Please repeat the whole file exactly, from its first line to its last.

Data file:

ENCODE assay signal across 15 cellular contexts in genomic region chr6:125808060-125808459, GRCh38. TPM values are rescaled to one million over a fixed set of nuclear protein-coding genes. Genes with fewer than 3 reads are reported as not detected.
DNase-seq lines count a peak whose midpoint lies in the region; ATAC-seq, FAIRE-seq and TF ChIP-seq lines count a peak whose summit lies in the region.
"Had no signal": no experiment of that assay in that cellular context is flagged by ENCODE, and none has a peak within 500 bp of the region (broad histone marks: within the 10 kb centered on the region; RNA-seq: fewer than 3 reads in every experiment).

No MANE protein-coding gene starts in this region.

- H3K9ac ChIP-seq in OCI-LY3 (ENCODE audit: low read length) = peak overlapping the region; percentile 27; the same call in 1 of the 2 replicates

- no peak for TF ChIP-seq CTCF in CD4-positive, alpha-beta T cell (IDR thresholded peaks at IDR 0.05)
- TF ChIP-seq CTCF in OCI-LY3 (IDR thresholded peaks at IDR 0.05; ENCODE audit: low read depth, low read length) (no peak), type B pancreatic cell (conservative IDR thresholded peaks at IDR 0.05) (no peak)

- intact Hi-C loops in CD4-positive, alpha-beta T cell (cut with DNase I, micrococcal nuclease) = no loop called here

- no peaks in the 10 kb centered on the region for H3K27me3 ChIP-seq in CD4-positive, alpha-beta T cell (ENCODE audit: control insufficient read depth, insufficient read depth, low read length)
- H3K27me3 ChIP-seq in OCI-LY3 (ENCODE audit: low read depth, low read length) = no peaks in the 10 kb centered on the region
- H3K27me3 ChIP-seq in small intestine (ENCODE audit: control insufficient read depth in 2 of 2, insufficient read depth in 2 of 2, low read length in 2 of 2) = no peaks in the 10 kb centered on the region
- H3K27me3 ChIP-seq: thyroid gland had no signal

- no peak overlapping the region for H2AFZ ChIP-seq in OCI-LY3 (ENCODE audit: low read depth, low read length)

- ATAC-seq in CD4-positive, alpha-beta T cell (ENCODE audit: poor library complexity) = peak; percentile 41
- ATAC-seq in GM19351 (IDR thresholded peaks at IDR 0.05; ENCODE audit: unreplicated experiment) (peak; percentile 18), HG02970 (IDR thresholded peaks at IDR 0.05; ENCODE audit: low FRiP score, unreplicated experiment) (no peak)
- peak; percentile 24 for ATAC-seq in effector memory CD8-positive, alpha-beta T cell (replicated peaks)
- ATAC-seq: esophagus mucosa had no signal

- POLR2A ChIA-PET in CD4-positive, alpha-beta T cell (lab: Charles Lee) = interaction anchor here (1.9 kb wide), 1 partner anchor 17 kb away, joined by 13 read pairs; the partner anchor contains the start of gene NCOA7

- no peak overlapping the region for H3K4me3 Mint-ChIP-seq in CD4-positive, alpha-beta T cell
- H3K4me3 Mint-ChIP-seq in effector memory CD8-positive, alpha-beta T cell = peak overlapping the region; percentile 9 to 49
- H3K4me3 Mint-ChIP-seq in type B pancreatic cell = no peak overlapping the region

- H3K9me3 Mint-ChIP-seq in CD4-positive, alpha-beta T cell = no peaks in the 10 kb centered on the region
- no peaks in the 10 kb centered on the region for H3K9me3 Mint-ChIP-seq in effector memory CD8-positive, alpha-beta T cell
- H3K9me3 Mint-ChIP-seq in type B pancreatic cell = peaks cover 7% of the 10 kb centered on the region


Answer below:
ENCODE assay signal across 15 cellular contexts in genomic region chr6:125808060-125808459, GRCh38. TPM values are rescaled to one million over a fixed set of nuclear protein-coding genes. Genes with fewer than 3 reads are reported as not detected.
DNase-seq lines count a peak whose midpoint lies in the region; ATAC-seq, FAIRE-seq and TF ChIP-seq lines count a peak whose summit lies in the region.
"Had no signal": no experiment of that assay in that cellular context is flagged by ENCODE, and none has a peak within 500 bp of the region (broad histone marks: within the 10 kb centered on the region; RNA-seq: fewer than 3 reads in every experiment).

No MANE protein-coding gene starts in this region.

- H3K9ac ChIP-seq in OCI-LY3 (ENCODE audit: low read length) = peak overlapping the region; percentile 27; the same call in 1 of the 2 replicates

- no peak for TF ChIP-seq CTCF in CD4-positive, alpha-beta T cell (IDR thresholded peaks at IDR 0.05)
- TF ChIP-seq CTCF in OCI-LY3 (IDR thresholded peaks at IDR 0.05; ENCODE audit: low read depth, low read length) (no peak), type B pancreatic cell (conservative IDR thresholded peaks at IDR 0.05) (no peak)

- intact Hi-C loops in CD4-positive, alpha-beta T cell (cut with DNase I, micrococcal nuclease) = no loop called here

- no peaks in the 10 kb centered on the region for H3K27me3 ChIP-seq in CD4-positive, alpha-beta T cell (ENCODE audit: control insufficient read depth, insufficient read depth, low read length)
- H3K27me3 ChIP-seq in OCI-LY3 (ENCODE audit: low read depth, low read length) = no peaks in the 10 kb centered on the region
- H3K27me3 ChIP-seq in small intestine (ENCODE audit: control insufficient read depth in 2 of 2, insufficient read depth in 2 of 2, low read length in 2 of 2) = no peaks in the 10 kb centered on the region
- H3K27me3 ChIP-seq: thyroid gland had no signal

- no peak overlapping the region for H2AFZ ChIP-seq in OCI-LY3 (ENCODE audit: low read depth, low read length)

- ATAC-seq in CD4-positive, alpha-beta T cell (ENCODE audit: poor library complexity) = peak; percentile 41
- ATAC-seq in GM19351 (IDR thresholded peaks at IDR 0.05; ENCODE audit: unreplicated experiment) (peak; percentile 18), HG02970 (IDR thresholded peaks at IDR 0.05; ENCODE audit: low FRiP score, unreplicated experiment) (no peak)
- peak; percentile 24 for ATAC-seq in effector memory CD8-positive, alpha-beta T cell (replicated peaks)
- ATAC-seq: esophagus mucosa had no signal

- POLR2A ChIA-PET in CD4-positive, alpha-beta T cell (lab: Charles Lee) = interaction anchor here (1.9 kb wide), 1 partner anchor 17 kb away, joined by 13 read pairs; the partner anchor contains the start of gene NCOA7

- no peak overlapping the region for H3K4me3 Mint-ChIP-seq in CD4-positive, alpha-beta T cell
- H3K4me3 Mint-ChIP-seq in effector memory CD8-positive, alpha-beta T cell = peak overlapping the region; percentile 9 to 49
- H3K4me3 Mint-ChIP-seq in type B pancreatic cell = no peak overlapping the region

- H3K9me3 Mint-ChIP-seq in CD4-positive, alpha-beta T cell = no peaks in the 10 kb centered on the region
- no peaks in the 10 kb centered on the region for H3K9me3 Mint-ChIP-seq in effector memory CD8-positive, alpha-beta T cell
- H3K9me3 Mint-ChIP-seq in type B pancreatic cell = peaks cover 7% of the 10 kb centered on the region